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Compensation-in-kind land policy raises eyebrows

INNOCENT SELATLHWA
PIC: KEOAGILE BONANG
Early last year, Mogoditshane Sub-Land Board announced that when one surrenders his or her ploughing field, he or she would get six residential plots as compensation. This was coined into a policy called compensation-in-kind. While residents ululated at the development, a new trend of land grabbers emerged and the policy has since been paused. 

Some critics question the Mogoditshane Sub-Land Board’s system stating that it goes against the one-man-two-plots policy.

“There is no justification for six plots and it’s not systematic. Our people have been in the waiting list for years now and their stay in the waiting list has just been extended by this nonsense that they are engaging in. Old people are selling their ploughing fields to these vultures and the thieves go to Land Board to hand over the ploughing fields against transfer of many residential plots to their names,” one critic bemoaned.

Residents of Mogoditshane, Gabane, Mmopane and Metsimotlhabe are furious that the Land Board has since suspended the arrangement. It is understood that this was because the land authority was receiving an influx of people buying the ploughing fields at around P100, 000 a hectare and selling all or most of the six residential plots for around P250, 000 each.

One of the advocates for the policy, former Gabane- Mmankgodi legislator Pius Mokgware is disappointed.  “We fought hard for this to happen looking at trying to align the compensation with the value of the land. The government compensation was too little looking at the fact that we are close to the city. I am disappointed that the Land Board has paused the arrangement saying it is making people rich,” he said.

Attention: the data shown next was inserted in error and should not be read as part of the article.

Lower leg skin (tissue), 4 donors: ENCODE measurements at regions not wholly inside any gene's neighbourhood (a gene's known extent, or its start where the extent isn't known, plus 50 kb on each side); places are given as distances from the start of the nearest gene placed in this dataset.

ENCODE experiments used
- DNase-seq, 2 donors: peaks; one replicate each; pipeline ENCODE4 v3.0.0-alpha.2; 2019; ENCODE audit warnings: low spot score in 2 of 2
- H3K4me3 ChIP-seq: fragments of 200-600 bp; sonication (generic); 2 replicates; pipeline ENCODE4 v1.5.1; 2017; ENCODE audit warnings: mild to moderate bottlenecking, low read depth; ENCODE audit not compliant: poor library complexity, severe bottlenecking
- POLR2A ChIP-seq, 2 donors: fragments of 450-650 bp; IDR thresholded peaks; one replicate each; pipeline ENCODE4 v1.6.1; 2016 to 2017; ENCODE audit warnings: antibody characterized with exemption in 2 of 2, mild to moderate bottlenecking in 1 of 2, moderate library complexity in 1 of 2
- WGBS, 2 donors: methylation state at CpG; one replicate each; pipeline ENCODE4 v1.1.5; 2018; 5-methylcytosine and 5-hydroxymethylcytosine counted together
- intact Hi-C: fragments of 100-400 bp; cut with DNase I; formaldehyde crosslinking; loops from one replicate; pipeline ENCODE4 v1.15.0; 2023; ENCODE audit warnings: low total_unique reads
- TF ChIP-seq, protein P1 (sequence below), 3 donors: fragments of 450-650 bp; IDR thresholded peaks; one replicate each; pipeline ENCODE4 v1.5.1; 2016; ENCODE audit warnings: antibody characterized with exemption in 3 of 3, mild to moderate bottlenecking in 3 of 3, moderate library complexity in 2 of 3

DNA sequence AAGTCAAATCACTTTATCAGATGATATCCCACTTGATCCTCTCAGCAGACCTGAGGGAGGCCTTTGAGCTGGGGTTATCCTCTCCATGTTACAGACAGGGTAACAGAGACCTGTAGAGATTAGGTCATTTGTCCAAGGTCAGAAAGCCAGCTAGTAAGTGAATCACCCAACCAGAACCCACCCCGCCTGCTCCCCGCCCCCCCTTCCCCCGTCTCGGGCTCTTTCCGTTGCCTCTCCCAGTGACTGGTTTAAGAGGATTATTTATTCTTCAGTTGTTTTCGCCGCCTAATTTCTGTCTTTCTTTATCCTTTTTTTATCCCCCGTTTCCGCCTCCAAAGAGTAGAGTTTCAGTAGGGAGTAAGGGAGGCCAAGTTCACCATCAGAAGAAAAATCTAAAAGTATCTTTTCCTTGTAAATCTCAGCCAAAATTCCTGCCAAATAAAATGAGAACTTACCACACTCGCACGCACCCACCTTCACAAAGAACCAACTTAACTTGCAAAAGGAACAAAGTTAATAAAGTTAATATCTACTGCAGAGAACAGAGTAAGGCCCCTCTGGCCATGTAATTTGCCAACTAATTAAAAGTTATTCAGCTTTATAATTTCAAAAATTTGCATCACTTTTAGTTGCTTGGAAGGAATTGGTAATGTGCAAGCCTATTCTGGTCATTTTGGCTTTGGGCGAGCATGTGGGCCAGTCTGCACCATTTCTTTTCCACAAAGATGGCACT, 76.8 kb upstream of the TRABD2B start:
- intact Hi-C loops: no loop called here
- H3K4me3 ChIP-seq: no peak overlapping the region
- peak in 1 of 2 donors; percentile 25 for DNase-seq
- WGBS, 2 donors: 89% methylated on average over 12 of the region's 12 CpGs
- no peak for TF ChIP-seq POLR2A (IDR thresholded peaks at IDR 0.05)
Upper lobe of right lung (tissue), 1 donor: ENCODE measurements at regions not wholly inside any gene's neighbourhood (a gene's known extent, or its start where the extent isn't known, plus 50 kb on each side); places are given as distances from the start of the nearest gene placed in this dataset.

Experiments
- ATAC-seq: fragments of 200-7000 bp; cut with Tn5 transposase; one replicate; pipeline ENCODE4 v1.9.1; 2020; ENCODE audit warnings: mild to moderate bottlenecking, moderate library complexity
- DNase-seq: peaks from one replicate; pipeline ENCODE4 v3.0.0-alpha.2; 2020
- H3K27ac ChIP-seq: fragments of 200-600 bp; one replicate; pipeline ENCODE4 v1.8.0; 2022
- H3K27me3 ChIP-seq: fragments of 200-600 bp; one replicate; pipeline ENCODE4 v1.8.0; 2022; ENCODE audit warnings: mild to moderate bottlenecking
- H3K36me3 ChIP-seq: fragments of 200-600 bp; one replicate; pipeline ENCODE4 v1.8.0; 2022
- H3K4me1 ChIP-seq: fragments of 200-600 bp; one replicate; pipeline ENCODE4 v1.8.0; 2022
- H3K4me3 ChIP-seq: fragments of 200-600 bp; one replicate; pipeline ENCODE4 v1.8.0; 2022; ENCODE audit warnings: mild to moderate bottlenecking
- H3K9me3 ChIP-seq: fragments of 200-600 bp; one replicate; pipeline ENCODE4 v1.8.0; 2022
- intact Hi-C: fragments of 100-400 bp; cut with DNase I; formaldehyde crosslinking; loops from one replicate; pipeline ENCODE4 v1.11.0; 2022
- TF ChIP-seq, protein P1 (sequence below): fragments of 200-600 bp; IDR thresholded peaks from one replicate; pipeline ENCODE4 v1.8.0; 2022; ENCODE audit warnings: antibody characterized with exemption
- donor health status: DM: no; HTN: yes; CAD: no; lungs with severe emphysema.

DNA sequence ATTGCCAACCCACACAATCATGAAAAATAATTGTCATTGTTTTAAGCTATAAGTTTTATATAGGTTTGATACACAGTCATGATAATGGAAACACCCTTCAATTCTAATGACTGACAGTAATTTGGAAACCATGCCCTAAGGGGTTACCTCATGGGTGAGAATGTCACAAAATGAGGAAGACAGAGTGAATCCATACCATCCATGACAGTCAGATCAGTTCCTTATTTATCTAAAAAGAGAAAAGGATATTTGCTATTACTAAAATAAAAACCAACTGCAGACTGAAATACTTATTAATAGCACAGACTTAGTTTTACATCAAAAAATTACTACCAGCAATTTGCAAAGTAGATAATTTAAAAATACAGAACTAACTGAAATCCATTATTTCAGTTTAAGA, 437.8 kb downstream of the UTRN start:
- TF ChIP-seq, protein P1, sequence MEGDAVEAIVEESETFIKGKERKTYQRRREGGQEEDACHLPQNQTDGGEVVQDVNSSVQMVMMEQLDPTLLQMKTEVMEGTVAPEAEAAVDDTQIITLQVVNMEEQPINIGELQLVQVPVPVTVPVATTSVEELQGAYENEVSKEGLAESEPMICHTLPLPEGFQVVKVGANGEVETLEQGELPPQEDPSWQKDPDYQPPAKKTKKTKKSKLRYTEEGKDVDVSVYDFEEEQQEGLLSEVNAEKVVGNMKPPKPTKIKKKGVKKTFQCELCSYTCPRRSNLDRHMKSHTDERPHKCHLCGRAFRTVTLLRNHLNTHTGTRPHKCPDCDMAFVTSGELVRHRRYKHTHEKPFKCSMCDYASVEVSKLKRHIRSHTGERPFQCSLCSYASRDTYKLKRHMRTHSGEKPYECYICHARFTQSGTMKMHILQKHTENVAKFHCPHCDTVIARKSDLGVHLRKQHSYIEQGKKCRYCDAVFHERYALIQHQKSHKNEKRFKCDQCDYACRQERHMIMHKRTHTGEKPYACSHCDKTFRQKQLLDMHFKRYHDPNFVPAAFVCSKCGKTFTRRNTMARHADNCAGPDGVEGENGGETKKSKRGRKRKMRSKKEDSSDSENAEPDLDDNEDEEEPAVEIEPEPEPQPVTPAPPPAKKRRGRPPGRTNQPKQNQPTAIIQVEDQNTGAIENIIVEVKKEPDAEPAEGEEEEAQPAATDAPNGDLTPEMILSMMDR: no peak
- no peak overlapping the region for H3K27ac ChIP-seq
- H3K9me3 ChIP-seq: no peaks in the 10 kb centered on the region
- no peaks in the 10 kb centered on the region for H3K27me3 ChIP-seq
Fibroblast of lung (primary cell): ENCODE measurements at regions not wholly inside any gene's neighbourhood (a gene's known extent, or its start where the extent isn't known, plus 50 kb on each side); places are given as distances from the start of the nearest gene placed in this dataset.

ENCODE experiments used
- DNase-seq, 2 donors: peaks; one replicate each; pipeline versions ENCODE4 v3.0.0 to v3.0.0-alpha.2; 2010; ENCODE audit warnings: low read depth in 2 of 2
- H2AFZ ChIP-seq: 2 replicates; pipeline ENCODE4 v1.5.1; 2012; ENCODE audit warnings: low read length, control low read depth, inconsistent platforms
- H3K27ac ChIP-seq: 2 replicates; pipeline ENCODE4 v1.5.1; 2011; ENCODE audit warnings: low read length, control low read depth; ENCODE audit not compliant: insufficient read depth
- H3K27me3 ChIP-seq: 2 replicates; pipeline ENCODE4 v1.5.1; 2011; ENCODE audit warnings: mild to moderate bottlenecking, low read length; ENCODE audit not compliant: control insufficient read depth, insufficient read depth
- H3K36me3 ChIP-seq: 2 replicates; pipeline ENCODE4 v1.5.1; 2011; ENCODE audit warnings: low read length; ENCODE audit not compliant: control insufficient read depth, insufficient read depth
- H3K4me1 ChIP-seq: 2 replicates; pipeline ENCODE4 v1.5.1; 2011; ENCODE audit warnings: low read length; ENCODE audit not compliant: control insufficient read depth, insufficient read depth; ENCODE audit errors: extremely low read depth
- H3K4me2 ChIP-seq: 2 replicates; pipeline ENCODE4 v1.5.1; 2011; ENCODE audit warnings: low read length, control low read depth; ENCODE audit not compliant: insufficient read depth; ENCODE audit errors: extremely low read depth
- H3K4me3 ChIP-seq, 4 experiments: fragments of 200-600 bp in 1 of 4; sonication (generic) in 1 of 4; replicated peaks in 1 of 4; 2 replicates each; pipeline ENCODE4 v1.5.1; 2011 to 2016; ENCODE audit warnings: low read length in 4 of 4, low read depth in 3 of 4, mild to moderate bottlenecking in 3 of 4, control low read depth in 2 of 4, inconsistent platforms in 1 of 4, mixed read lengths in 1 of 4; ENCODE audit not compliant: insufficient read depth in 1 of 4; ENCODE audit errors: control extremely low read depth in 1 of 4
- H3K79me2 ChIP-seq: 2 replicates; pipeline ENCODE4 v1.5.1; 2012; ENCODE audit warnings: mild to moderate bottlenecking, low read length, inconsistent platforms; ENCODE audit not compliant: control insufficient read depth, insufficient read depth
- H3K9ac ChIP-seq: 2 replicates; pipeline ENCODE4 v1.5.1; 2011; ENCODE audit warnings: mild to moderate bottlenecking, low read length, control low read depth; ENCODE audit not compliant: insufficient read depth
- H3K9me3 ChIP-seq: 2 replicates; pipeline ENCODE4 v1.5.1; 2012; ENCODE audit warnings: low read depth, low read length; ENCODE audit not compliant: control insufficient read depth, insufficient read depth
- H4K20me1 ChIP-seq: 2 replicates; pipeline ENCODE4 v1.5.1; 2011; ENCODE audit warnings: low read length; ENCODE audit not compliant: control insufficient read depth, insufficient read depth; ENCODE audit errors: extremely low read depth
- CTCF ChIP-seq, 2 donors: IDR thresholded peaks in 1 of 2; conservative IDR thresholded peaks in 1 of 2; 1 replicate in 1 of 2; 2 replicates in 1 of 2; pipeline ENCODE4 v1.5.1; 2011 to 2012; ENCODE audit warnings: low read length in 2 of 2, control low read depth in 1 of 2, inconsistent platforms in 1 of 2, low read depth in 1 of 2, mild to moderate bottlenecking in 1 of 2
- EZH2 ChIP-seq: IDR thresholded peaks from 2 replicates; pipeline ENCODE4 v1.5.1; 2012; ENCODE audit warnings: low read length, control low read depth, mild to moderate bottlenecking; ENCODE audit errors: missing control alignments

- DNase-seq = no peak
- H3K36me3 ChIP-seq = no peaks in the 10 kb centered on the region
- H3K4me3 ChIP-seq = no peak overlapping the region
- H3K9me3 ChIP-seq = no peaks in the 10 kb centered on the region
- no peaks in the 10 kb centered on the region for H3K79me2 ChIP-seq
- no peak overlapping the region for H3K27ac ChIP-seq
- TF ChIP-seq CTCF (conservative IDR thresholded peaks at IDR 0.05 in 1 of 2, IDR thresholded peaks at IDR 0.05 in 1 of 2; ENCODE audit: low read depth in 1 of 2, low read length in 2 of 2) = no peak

Land Resolution, a committee representing those falling under Mogoditshane Sub-Land Board, has vowed to take the fight to the land authority over the stoppage of the handing of the plots. According to the committee’s vice chairperson, Game Sengwatse, they believe the Sub Land Board is doing everything wrong.

“We were shocked to get a Savingram from Kweneng Land Board suspending the handing of ploughing fields without any consultation with us. We want them to allocate those who have already submitted and grant them six plots as initially agreed before we can go back to talks,” he

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Sengwatse complained that besides the stoppage, they had issues of mistrust with the Land Board. “There are transparency issues and we want to know how they do things. Some people who handed land in October have already been allocated their plots while some who handed in April are yet to have their plots. Others are told to get their plots in batches, which is unfair,” he said.

Sengwatse further decried that the Land Board in October decided to give people a single plot for a hectare as compared to six plots.

He also said they were unhappy that they were allocated plots away from their ploughing lands stating that they prefer that one be allocated their six plots from their fields. He also said they want to be allocated commercial plots where their land is zoned for commercial and industrial purposes.

A Savingram from Kweneng Land Board Secretary E. Moanametsi states that the Land Board calls on Mogoditshane Sub-Land Board to bring its final recommendations concerning review of the compensation in kind policy, which is currently in place.

“The Sub Land Board is further instructed to submit a detailed report on land acquired after the introduction of compensation in kind policy, detailing the total number of plots generated from such land, total number of plots allocated to various groups (land rights owners, their children, those in the waiting list etc). The report should also indicate the amount of land lost to allocations made to land right owners. Furthermore, the report should provide guidance that will enhance the Main Land Board to make an informed decision,” reads the Savingram.

Moanametsi further instructed with immediate effect, the Sub Land Board to halt inviting applicants for interviews, considering their applications, physical allocations and any other related activities (transfers, change of use, consolidation, sub leasing) until the review of recommendations has been considered and approved by the Kweneng Land Board.



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